Weekend Warrior (Fear Of The Dark, 1992)

It is a wonder, given Steve Harris’ dedication to football, that the beautiful game has not cropped up more often as a lyrical muse. Listening to Weekend Warrior, some may conclude that this is all for the good. These people are idiots. It’s all bravado when you’re out with your mates / It’s like a different person goes through those gates,’ sneers Bruce of hooligans over the jaunty riff, before asking, After all the adrenaline’s gone / What you gonna do on Monday.’ Tucked away on the backside of Fear Of The Dark, Weekend Warrior isn’t exactly the first cookie in the jar you’d naturally grab hold of, but it’s still brilliant. Ridiculous. But brilliant.

Blood On The World’s Hands (The X-Factor, 1995)

The Blaze Bayley-era in the second half of the 90s remains something of a curio in the Maiden timeline. Recalibrating themselves with a new singer and, after a decade spent as the biggest and most important metal band on Earth, starting a new chapter in a world where their dominance was no longer total, it’s often cruelly overlooked as a repository for good songs. Get past the really weird-sounding bass intro, and Blood On The World’s Hands is one of them. There’s a really satisfying, heavy chug to the riffs, and Blaze brings a gruff, dogged, fighty energy to the game. Proof that there’s more great songs besides Sign Of The Cross and Man On The Edge to be had on The X‑Factor.

Futureal (Virtual XI, 1998)

Virtual XI is always going to come in last when ranking Maiden albums, but it does have at least two genuine classics on it: The Clansman (as evidenced by the fact that Maiden busted it out on their last tour), and this. True, it’s not a totally deep cut, having made it into the second Bruce era by being played on the Ed Hunter tour in 1999, but it’s also one that remains decidedly under-appreciated. Doing its business in under three minutes, it’s a forward charge of fast-riffing Maiden-isms that kicks the album off in solid fashion. And, last laugh, where some critics at the time thought its lyrical references to virtual reality and questioning where the world ends and the digital dream begins were naff (along with the Ed Hunter video game), now that we’re living in a horrible computerised Hell, they stand up very well. Good show.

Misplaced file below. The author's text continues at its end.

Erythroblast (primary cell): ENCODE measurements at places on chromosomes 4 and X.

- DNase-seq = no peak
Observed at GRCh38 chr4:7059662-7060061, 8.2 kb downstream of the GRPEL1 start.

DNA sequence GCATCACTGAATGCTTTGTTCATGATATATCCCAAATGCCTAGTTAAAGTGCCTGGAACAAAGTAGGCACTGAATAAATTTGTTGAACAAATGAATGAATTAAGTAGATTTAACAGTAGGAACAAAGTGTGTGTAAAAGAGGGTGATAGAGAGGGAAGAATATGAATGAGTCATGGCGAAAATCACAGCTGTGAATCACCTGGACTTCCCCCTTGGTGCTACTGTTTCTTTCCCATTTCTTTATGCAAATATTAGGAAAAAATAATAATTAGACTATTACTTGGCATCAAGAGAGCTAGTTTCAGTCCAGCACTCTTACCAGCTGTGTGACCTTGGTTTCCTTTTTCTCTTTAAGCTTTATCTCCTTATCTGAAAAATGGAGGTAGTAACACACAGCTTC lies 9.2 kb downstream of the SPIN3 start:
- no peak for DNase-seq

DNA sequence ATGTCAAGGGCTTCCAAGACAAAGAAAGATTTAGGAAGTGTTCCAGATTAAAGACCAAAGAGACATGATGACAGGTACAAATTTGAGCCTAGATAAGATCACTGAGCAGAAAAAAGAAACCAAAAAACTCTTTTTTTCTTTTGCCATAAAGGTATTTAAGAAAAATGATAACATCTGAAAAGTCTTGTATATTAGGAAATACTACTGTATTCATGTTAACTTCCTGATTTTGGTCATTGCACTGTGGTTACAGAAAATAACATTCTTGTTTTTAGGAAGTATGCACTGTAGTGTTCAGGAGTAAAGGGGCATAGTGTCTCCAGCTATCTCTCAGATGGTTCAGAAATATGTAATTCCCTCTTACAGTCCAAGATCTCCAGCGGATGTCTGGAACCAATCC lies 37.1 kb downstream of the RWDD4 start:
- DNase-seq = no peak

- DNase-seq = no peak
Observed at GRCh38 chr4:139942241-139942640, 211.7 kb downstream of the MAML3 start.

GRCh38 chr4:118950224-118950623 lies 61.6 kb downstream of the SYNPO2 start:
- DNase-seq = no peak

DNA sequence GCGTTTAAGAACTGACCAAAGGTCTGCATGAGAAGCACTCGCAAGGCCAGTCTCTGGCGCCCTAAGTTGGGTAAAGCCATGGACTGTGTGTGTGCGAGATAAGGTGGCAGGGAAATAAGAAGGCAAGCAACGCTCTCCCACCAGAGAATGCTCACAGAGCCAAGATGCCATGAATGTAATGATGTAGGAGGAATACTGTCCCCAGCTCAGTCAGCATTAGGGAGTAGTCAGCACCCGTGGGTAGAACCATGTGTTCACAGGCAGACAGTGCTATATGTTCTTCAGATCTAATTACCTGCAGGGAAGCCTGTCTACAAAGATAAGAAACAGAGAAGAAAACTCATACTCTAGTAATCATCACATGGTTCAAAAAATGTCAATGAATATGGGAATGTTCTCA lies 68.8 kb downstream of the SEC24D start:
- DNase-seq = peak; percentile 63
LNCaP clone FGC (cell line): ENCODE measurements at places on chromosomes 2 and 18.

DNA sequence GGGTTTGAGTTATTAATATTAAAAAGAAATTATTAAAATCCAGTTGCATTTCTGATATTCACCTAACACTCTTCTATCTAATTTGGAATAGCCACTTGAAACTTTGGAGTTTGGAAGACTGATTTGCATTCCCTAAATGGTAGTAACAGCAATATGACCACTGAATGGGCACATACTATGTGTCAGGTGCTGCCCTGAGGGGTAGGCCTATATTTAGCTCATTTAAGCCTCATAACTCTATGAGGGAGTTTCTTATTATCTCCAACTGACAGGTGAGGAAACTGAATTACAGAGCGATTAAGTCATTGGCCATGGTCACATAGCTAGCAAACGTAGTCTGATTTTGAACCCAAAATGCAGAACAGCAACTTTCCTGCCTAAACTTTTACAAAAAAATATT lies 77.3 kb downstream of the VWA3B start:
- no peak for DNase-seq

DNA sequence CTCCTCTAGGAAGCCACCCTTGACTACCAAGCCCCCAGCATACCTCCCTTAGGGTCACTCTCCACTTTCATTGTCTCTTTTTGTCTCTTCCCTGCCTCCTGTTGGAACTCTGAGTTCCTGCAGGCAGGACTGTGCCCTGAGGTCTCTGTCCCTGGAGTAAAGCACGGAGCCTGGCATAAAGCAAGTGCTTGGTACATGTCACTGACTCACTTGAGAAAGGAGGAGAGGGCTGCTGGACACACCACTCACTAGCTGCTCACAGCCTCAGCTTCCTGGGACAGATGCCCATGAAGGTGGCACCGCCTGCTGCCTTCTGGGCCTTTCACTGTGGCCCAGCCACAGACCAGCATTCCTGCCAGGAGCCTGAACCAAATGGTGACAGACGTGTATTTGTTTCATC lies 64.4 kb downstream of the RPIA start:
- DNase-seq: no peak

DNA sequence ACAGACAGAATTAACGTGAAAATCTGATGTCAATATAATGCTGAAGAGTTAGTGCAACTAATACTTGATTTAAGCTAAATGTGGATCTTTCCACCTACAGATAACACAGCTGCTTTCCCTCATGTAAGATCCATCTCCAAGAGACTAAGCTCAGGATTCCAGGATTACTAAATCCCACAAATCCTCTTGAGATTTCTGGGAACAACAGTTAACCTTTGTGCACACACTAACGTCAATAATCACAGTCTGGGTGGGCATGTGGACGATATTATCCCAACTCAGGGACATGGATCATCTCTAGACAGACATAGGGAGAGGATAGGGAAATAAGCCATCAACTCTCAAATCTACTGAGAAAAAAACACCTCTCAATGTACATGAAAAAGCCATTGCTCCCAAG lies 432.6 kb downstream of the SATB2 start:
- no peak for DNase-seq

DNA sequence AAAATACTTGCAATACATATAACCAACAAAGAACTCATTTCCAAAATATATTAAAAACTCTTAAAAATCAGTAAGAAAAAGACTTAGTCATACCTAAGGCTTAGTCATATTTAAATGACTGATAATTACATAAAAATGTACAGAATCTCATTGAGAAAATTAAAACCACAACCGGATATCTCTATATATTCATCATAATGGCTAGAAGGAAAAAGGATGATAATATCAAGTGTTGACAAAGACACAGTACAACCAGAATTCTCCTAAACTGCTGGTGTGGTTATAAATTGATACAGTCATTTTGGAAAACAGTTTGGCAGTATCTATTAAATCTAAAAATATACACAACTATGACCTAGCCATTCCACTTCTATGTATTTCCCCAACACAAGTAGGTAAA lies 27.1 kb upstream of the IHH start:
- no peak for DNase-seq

Lord Of Light (A Matter Of Life And Death, 2006)

It was a bold move, playing A Matter Of Life And Death in its entirety on its post-release arena tour. But it highlighted not only the continued relevance of a band 36 years away from their debut album, but also the immense pride they took in their work. Clocking in at 72 minutes in total, there’s an element of eating an entire wedding cake to yourself about doing the whole thing in one sitting, but then, even here in its penultimate track, the drama, creativity and epic thrills are all there. Slowly getting to its point via a lengthy guitar intro, when the chunky riff kicks in properly, it’s a perfect example of Maiden at their most stunningly vast. 

Starblind (The Final Frontier, 2010)

It’s weird that Starblind has never felt the warmth of a stage light. Firstly, it’s very good, but also its main rhythmic thrust – in which the punches land in a far more interesting and urgent manner than plenty of other tracks – would sound immense at stadium volume. Here, housed on The Final Frontier, everyone sounds slightly on their toes, but it just adds to the off-kilter tension. And, actually, given how recent it is in their catalogue, Maiden could do well to take a look at The Final Frontier as a whole when they’re next putting together a setlist. Full of underrated bangers, that one, this being chief among them.

Posted on March 25th 2021, 3:00p.m.